Don’t get me wrong, I don’t think you’re going to see the NWA abruptly shut down, because again, as long as Billy has the money and is willing to pick up the tab, the NWA will continue to exist, but it’s an incredibly difficult process for one person to use their personal money to fund a pro wrestling project, especially on a national level. Speaking of which, if a pro wrestling commodity is going to be successful on the national scene, sponsorships and commercials are a major piece of the puzzle. It’s a very valuable added revenue stream and one of the reasons that it can be more profitable to reach a national platform. Without those advertisers for a national TV show, there’s only the added expense of the extra production costs without the ad revenue of the platform, which is one of the reasons ECW folded after they were on TNN for a year.

However, it’s not as simple as just getting a broadcast on the air, an organization must establish a brand identify to bring those sponsorship dollars to the table. For example, the WWE is the Walmart of wrestling, it’s relatively cheap and easily accessible so it’s not surprising that Snickers is a sponsor or that the iconic tag team with Slim Jim still exists today with the current generation of stars alongside Macho Man. Paul Heyman took ECW to national television to attempt to secure more markets for ticket sales and potential PPV buys, which makes sense on the surface, but he didn’t maximize any of the potential revenue streams associated with national television so it was only increased production costs without the commercial revenue.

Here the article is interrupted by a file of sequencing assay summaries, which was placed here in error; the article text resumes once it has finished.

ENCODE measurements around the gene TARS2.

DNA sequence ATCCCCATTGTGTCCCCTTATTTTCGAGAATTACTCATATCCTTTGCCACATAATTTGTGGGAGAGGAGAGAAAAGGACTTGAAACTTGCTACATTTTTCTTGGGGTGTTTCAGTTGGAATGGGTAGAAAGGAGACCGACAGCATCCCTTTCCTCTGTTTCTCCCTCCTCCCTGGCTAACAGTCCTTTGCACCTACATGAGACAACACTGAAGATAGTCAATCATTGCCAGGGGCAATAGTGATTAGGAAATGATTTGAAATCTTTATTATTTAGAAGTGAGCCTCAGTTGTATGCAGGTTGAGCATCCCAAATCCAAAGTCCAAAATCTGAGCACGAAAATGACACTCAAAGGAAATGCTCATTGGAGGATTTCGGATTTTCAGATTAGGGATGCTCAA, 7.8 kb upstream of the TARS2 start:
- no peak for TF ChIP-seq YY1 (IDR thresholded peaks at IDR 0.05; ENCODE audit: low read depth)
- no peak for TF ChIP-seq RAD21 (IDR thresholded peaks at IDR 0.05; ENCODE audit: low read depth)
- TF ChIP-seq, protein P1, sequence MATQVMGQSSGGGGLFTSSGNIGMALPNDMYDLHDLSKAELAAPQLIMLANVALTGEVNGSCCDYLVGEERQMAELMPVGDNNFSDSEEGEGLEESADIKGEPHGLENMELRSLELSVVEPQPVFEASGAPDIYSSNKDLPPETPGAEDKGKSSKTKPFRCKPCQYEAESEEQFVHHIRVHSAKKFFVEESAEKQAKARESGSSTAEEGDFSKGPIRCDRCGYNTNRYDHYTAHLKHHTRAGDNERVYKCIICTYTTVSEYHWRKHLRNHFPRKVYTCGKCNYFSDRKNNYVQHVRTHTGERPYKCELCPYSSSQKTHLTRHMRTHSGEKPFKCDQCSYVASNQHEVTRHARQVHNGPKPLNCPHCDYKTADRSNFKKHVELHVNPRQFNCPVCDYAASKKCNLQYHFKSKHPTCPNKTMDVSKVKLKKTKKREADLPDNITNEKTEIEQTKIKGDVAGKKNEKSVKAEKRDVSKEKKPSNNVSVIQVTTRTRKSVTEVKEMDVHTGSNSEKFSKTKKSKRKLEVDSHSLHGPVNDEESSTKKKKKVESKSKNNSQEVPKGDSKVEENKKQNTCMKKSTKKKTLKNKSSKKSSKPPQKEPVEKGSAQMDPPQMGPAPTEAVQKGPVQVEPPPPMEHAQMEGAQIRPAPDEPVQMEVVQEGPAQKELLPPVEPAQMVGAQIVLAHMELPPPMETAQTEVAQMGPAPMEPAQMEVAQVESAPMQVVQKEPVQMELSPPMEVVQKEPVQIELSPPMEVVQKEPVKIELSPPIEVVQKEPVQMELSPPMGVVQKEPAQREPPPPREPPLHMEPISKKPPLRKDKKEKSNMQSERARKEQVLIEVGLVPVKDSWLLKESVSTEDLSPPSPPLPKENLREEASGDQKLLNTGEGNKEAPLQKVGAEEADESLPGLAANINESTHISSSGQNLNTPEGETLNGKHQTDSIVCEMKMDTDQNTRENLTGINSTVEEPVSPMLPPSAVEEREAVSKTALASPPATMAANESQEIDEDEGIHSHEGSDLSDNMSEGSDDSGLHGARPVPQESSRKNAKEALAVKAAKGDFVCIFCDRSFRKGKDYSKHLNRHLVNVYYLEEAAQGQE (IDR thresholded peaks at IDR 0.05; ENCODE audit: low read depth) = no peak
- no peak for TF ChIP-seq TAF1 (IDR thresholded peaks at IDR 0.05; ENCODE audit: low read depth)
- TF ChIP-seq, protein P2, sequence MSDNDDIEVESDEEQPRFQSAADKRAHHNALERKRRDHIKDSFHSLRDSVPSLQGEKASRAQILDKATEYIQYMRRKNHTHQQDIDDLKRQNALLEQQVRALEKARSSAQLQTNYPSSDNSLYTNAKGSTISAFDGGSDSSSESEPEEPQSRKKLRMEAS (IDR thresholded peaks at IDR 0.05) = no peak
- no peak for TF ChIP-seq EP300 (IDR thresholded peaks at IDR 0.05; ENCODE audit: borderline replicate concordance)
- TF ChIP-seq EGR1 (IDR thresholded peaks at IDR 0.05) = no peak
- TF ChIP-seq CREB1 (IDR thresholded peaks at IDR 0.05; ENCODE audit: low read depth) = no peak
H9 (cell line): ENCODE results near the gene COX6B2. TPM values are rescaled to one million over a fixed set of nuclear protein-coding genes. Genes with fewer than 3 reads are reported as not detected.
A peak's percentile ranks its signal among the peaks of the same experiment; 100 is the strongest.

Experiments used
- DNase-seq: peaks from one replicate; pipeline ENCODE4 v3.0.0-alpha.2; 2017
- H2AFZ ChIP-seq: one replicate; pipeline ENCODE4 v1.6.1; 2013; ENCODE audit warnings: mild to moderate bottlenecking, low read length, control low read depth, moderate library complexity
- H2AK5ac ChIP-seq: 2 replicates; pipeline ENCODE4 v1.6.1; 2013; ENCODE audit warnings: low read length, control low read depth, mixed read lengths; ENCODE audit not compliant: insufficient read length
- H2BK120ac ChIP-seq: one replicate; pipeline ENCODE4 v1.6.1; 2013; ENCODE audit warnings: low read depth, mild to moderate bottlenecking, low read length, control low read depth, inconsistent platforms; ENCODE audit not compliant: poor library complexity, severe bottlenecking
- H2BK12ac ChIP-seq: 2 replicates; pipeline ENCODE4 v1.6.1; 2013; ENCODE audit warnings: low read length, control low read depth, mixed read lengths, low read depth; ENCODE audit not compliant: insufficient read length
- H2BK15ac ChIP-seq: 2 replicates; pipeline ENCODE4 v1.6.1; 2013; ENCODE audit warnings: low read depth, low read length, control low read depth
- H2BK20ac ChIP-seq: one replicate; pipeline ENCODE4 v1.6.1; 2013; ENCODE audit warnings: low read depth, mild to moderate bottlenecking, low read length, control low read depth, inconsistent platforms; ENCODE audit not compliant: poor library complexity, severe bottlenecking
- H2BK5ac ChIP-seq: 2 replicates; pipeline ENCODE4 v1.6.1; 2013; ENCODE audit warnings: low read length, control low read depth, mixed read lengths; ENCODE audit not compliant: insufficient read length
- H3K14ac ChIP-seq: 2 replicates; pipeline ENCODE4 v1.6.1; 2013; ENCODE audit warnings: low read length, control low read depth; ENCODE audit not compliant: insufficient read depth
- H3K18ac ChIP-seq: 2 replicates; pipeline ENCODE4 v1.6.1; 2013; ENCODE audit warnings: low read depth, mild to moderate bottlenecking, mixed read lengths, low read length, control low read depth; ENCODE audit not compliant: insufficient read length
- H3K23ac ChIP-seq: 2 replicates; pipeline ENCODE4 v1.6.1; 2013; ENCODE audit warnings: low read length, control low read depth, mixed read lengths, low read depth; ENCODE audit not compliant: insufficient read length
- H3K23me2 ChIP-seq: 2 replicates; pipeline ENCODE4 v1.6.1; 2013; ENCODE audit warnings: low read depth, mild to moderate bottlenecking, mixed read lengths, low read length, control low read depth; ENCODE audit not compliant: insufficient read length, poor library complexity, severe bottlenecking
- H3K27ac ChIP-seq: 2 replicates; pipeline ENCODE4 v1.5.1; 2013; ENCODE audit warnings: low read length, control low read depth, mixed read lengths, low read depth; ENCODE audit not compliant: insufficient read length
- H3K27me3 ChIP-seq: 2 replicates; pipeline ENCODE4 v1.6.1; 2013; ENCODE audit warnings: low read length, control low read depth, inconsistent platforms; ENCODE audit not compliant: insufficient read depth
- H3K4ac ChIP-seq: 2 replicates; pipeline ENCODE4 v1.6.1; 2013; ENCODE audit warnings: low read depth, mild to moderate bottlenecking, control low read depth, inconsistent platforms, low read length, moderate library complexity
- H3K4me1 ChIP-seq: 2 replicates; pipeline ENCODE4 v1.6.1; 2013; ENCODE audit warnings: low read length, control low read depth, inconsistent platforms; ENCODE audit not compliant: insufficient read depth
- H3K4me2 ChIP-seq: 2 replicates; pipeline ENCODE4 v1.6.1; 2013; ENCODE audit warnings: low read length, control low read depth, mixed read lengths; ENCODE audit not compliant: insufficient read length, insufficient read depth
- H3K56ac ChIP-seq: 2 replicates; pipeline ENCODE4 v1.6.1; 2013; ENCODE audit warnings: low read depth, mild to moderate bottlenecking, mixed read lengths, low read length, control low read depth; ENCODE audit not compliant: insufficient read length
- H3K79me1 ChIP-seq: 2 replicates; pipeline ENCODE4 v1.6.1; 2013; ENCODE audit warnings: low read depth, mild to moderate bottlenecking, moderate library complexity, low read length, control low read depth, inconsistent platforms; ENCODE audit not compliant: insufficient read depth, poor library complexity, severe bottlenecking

The point being, I’m not sure the NWA has truly established what their brand is right now, as it has strayed away from the “tradition” aspect since Nick Aldis left the company, and a lot of the momentum the group had previously was stalled by the pandemic. I hope I’m wrong because as I’ve said before, I think the league has some solid talent on its roster, but I just don’t see how Billy Corgan can realistically fund two television shows unless there’s a tremendous upswing in NWA business. Perhaps, since business stalled more recently, maybe Corgan is trying to push the group to a bigger star in an attempt to kick start the previous hype it had?